What are optimal blood pressure readings for older persons in order to prevent all-cause and cardiovascular mortality? Researchers in Taiwan studied data from 128,765 annual health examination participants aged 65+ from 2001 to 2010. Best outcomes were found to be in those who maintained a blood pressure reading on the systolic side of 110-139 mm Hg and on the diastolic side of 40-79 mm Hg. Blood pressure readings outside of those values indicated worse outcomes for the participants.
Journal of the American Medical Directors Association (7/2016) 
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Competing risks model for preeclampsia
Combined screening by maternal factors and biomarkers in the early third-trimester predicts nearly all cases of preterm preeclampsia and half of term preeclampsia.
American Journal of Obstetrics & Gynecology (7/2016) 
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Continuing Medical Education
Complimentary Elsevier CME: Recent advances to improve outcomes for patients with dyslipidemia
This activity will cover data presented at the American College of Cardiology 65th Annual Scientific Session and Expo held in Chicago, Ill. Upon completion, you may receive up to 1.0 AMA PRA Category 1 Credits™. Begin the activity.
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Medical News
Study examines prevalence of adolescent diabetes, prediabetes
A study of 2,606 adolescents ages 12 to 19 showed almost 1% had diabetes, with almost one-third undiagnosed, and 20% had prediabetes. The study in the Journal of the American Medical Association said blacks and Hispanics were more likely to have prediabetes or undiagnosed diabetes, compared with whites.
HealthDay News (7/19) 
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Data show diets rich in healthy fats may boost blood glucose control
Analysis of data from 102 studies indicated a diet with more monounsaturated or polyunsaturated fats, instead of carbohydrates or saturated fat, may increase blood glucose control, researchers reported in PLOS Medicine. The studies overall found increasing polyunsaturated fat to replace carbohydrates or saturated fat showed the most consistent benefits, researchers said.
HealthDay News (7/19) 
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Business Practice News
Report: Health care quality improving, but geographical disparities persist
A report from the Commonwealth Fund found that health care quality and access have improved in US communities, with care quality highest in San Francisco, some Midwestern states, Hawaii and New England. Most communities have reduced 30-day mortality, hospital readmissions and risky medication use among seniors, but progress is uneven and has improved more rapidly in areas where more people have health insurance.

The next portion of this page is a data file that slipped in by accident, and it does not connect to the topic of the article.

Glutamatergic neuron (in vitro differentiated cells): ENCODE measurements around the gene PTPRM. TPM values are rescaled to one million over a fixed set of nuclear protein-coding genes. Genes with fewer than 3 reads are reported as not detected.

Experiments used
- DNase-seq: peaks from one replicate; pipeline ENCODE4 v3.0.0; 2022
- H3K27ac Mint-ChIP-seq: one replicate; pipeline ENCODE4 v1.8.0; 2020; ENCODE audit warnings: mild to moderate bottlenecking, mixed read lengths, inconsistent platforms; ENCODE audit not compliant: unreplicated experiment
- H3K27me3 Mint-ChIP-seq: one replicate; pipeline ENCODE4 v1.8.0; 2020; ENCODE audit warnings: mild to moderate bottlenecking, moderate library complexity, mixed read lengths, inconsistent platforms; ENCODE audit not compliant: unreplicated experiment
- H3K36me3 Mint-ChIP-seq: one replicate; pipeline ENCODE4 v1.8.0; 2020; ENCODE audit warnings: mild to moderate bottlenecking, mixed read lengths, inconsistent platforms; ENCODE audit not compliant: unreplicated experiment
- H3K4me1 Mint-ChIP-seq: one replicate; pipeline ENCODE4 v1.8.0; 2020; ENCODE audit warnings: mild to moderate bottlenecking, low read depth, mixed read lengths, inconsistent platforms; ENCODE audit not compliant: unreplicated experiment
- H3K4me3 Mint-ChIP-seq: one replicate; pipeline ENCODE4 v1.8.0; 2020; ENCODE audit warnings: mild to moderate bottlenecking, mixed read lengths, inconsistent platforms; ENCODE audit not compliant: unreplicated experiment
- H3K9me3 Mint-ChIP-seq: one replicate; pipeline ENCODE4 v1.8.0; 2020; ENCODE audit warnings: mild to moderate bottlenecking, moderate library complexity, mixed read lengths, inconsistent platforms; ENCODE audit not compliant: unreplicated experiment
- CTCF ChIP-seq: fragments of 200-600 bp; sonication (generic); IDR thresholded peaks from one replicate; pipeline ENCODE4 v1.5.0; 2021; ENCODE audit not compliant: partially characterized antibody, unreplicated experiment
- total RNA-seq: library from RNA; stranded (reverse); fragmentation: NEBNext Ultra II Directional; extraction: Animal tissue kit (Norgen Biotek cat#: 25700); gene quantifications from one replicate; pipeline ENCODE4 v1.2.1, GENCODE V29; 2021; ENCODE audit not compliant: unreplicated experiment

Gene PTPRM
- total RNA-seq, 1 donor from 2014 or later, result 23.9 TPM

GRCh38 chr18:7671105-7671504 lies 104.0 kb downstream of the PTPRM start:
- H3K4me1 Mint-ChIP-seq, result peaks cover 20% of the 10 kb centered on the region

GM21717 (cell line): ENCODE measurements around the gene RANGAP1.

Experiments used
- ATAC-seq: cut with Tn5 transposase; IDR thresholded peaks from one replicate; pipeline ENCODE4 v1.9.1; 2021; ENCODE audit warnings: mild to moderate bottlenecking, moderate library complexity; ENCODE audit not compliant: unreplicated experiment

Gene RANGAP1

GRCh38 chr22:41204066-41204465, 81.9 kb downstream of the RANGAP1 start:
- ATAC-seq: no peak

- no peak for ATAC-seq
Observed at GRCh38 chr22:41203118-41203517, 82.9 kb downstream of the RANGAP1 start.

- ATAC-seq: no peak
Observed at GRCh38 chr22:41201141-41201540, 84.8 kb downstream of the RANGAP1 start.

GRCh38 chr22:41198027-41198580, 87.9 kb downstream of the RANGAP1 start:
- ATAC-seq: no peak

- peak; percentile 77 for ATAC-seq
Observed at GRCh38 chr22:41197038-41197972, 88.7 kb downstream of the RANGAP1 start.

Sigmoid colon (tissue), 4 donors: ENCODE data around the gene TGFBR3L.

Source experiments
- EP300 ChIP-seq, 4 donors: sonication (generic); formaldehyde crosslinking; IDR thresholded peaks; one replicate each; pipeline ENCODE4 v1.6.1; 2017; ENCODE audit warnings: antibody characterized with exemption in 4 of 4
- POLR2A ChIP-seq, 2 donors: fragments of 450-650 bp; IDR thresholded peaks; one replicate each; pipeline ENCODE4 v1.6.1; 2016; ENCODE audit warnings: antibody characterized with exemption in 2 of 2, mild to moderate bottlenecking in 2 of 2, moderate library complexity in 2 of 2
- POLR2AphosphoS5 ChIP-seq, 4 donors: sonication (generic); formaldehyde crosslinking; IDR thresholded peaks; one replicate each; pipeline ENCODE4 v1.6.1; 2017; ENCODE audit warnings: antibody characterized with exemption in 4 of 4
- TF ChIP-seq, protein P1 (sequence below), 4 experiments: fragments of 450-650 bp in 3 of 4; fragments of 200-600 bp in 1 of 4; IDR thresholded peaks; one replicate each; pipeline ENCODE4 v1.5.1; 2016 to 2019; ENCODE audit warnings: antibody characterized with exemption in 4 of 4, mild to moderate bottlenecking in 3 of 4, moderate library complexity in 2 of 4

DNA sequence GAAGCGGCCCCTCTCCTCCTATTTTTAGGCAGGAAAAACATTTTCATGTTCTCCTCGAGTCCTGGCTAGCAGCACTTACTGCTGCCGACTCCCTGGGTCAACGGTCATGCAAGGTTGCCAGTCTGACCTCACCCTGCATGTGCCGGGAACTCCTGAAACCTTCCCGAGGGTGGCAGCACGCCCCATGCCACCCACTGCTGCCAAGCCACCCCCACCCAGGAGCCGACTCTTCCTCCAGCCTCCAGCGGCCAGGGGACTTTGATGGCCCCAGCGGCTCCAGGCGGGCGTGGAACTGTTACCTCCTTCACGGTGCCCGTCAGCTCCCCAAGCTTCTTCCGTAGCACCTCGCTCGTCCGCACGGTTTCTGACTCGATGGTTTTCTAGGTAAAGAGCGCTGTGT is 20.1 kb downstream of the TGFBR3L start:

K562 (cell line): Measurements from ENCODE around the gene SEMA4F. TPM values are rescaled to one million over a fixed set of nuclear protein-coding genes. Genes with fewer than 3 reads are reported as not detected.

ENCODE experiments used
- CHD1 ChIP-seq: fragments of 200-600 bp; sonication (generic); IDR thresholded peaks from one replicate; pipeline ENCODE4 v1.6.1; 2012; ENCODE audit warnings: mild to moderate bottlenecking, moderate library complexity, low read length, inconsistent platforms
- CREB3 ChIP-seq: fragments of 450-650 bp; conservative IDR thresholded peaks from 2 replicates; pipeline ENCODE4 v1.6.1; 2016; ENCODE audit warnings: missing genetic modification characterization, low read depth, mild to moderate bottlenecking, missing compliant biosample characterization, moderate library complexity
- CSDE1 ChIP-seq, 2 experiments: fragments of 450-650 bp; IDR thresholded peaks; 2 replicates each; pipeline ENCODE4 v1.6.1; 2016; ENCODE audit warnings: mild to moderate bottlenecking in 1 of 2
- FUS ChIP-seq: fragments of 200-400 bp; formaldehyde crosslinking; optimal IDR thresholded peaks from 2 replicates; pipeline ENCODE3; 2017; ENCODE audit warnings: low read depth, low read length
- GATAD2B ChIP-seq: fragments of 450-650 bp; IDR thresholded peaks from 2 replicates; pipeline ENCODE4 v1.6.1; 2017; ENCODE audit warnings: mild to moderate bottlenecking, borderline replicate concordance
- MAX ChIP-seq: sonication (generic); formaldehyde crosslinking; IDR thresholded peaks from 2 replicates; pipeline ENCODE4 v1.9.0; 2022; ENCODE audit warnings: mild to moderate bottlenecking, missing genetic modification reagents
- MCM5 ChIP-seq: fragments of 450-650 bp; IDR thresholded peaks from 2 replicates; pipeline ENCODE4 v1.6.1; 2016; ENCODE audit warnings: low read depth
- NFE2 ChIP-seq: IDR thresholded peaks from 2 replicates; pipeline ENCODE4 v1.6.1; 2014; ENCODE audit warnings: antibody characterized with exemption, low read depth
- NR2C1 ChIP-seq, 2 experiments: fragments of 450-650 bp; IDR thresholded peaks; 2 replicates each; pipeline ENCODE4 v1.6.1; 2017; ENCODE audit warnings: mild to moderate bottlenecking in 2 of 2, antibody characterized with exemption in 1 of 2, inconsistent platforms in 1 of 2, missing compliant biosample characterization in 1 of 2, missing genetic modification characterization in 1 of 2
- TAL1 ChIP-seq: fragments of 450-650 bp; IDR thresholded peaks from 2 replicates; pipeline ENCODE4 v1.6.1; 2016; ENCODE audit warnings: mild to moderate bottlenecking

Health IT Analytics (7/15) 
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Health systems open "microhospitals" with limited inpatient beds
Health care systems in at least four states are opening "microhospitals" that are full-service and contain an emergency department but have fewer than a dozen inpatient beds. The idea is to help health systems get a foothold in attractive markets without the cost of building a large hospital, but Priya Bathija of the American Hospital Association said microhospitals potentially could be used in communities that lack access to health care.
Kaiser Health News (7/19) 
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Patient's Perspective
Alliance develops training materials for family caregivers
Laws in 31 US states and territories require hospitals to notify a designated caregiver before discharging a patient and to allow that caregiver to ask questions about care the patient will need at home. A new coalition called the Home Alone Alliance is developing free materials, including video tutorials and online courses, to teach caregivers how to change dressings, administer medications and perform other tasks.
The Wall Street Journal (tiered subscription model) (7/18) 
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The art of leadership is saying no, not yes. It is very easy to say yes.
Tony Blair,
prime minister